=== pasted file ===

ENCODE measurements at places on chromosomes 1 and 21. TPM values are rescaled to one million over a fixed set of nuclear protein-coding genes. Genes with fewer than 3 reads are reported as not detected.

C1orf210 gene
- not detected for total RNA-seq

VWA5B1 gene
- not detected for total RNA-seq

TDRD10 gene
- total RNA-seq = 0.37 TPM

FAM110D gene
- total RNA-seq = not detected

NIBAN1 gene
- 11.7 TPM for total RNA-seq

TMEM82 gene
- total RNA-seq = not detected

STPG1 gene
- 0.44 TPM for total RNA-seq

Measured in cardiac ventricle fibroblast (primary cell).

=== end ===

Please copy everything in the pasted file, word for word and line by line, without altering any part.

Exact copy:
ENCODE measurements at places on chromosomes 1 and 21. TPM values are rescaled to one million over a fixed set of nuclear protein-coding genes. Genes with fewer than 3 reads are reported as not detected.

C1orf210 gene
- not detected for total RNA-seq

VWA5B1 gene
- not detected for total RNA-seq

TDRD10 gene
- total RNA-seq = 0.37 TPM

FAM110D gene
- total RNA-seq = not detected

NIBAN1 gene
- 11.7 TPM for total RNA-seq

TMEM82 gene
- total RNA-seq = not detected

STPG1 gene
- 0.44 TPM for total RNA-seq

Measured in cardiac ventricle fibroblast (primary cell).